Well-manicured lawns are often a sight to behold. Dandelions present one of the most significant challenges when it comes to maintaining this striking look. In addition to this, they are readily dispersed and can invade your entire lawn.
Do dandelions go away on their own?
No, they don’t. These broadleaf herbaceous plants have tap roots that can spread up to ten inches into the soil. Their deep roots make them hard to get rid of especially with improper or incomplete uprooting. During harsh weather conditions like fall, the roots store food awaiting emergence in spring.
You can be easily fooled to believe that they have gone on their own only to see them re-emerge. Dandelions disperse their seeds readily by way of wind. This is why we have come up with this roundup of the best way to kill dandelions in lawn.
What will kill dandelions but not grass?
Dandelions are weeds growing in your lawn. The logical move would be to use herbicides. However, most herbicides like glyphosate are non-selective in their action. Chances of having both your weed and lawn destroyed are always present. Therefore, it is essential to invest in broadleaf herbicides like Atrazine.
These herbicides have the advantage of selectively getting rid of the broad-leafed plants in your lawn like a dandelion without harming your grass.
What is the best time to spray dandelions?
Given their strong root networks and dispersal, getting rid of these herbs may prove challenging. The most effective method is the one that demolishes it without a change for re-emergence. Spraying with selective broadleaf herbicide is a solution. However, to ensure that the dandelion wholly eradicated, the herbicide should provide that the deep tap roots are destroyed.
The best time to spray the best dandelion killer is during periods of no anticipated precipitation which may dilute or wash away the herbicide effects. Also, it is essential to spray when the dandelions have broad leaves which upon absorbing the herbicide transport it to the roots where the plant is destroyed entirely.
Just before fall is always the ideal time to spray these weeds, it is worthy of note that due to the likelihood of seed dispersal you shouldn’t wait for the herb to produce seeds. The dispersed seeds will readily germinate into other weeds.
Should I spray dandelions before or after mowing?
Spray your herbicide before mowing since it needs to land on the leaves for it to be effective. Once you mow the lawn, you will reduce the effective surface area dandelions present to the spray hence lowering the chances of killing the dandelion.
Will crabgrass preventer kill dandelions?
Crabgrass preventer is a pre-emergent herbicide that often applied to soils that are notoriously prone to crabgrass. While the preventer may assist in killing some of the dandelions, there is inconclusive evidence that it can successfully wipe out the weed especially when it has already emerged.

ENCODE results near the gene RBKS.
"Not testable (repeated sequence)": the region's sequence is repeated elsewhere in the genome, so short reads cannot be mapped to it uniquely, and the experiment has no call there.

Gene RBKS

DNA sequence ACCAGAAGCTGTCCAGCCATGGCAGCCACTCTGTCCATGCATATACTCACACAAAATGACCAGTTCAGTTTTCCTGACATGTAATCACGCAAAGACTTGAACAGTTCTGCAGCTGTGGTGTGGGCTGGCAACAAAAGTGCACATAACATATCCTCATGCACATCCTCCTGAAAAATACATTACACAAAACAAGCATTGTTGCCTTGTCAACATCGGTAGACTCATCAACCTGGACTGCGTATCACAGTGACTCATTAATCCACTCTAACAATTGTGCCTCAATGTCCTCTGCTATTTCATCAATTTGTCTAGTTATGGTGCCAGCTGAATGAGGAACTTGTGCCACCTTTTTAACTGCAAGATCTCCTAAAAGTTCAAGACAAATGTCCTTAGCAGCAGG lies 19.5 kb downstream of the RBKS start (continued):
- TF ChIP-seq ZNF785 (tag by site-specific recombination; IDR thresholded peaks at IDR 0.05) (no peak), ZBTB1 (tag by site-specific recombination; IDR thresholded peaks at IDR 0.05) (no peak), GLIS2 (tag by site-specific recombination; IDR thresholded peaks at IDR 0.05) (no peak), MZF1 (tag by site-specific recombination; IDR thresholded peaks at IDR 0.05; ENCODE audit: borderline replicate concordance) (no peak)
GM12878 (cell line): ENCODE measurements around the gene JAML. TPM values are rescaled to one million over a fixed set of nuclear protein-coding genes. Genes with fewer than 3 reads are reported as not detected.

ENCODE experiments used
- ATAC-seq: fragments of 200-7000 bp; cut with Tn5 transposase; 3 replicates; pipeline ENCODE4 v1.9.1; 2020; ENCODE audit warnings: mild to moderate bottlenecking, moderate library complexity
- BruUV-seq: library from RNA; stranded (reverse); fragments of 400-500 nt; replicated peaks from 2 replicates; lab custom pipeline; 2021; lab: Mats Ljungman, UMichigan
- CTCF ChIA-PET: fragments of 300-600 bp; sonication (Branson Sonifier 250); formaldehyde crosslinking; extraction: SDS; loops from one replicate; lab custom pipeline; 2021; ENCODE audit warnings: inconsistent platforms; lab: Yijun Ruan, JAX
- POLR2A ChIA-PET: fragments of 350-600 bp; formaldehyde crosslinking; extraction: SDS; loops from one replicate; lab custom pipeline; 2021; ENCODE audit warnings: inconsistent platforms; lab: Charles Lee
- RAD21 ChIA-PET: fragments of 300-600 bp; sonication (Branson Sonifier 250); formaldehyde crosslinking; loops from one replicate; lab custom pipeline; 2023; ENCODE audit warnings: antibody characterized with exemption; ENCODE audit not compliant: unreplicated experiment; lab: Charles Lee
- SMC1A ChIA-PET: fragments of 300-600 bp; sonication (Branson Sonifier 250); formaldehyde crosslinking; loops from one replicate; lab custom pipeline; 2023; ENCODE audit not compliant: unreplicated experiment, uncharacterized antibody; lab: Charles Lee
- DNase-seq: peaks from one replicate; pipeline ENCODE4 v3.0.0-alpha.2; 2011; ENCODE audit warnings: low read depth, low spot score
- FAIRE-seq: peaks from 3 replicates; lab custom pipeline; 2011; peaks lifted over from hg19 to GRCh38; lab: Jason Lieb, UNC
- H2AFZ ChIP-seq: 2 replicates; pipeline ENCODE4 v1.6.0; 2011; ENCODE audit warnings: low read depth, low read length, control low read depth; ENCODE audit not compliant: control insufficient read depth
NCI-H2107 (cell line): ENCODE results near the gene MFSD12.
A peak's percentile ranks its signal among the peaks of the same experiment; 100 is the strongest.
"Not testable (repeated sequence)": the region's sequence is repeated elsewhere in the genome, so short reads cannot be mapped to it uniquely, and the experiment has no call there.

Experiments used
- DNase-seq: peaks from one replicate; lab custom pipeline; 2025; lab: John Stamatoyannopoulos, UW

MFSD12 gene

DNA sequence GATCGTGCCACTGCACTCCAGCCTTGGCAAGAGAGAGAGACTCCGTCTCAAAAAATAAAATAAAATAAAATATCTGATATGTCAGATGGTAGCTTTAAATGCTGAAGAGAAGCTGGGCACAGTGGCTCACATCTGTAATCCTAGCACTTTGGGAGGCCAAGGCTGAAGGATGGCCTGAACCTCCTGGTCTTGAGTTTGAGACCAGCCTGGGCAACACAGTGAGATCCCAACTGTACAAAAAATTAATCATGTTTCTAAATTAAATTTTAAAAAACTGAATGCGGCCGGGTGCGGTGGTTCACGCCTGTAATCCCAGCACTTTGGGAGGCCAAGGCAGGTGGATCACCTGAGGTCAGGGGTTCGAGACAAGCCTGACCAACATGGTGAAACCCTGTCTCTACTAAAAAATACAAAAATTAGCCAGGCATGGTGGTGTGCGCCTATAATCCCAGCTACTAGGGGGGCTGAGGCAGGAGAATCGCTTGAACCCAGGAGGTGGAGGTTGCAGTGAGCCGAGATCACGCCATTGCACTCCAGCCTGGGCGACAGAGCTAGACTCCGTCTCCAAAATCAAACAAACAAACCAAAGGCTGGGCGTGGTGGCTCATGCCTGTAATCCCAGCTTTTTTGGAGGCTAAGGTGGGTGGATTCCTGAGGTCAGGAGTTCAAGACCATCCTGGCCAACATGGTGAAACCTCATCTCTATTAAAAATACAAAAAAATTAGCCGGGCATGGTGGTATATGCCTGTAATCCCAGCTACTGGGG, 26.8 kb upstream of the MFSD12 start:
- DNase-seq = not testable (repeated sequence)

How to get rid of dandelions without chemicals
Getting rid of dandelions with chemicals may spoil your lawn grass cover through burns. Additional harmful effects of chemicals on the environment are also of concern. To avoid these effects, there are other alternative eco-friendly ways of getting rid of these weeds.
1. Keeping rabbits
Rabbits find nutritional benefits from eating dandelions. These yellow flowers can be adequately cleaned from your lawns by simply rearing few bunnies.
READ ALSO: How To Keep Rabbits Off Your Garden With Ivory Soap
2. Uprooting dandelions
It may be an old fashioned solution to the how to get rid of dandelions permanently solution but if you can successfully unearth the stubborn taproot system without any remnants, then you are good to go. However, this is only possible here the population of dandelion is countable.
In addition to this, you need to water the base of the weed to make the soil easy for complete uprooting. You can invest in a good weed puller to help you cover bigger areas without tiring your back from all the bending.
3. Use vinegar
Killing dandelions in lawn with vinegar works because has acetic acid a natural herbicide. When selectively applied to the roots of these weeds they do total damage. Household vinegar has a lower acid percentage of 5 which can be enhanced by boiling and subsequent application to the plant roots.
4. Salt application
Romans applied salt to the ancient city of Carthage, and nothing ever grew since. This old trick may work wonders. Use of salt to the base of the dandelion causes it to wilt.
Weeding of dandelion is vital in helping your lawn maintain a natural presence. Particular attention should be paid on methods that are environmentally friendly and prevent reemergence.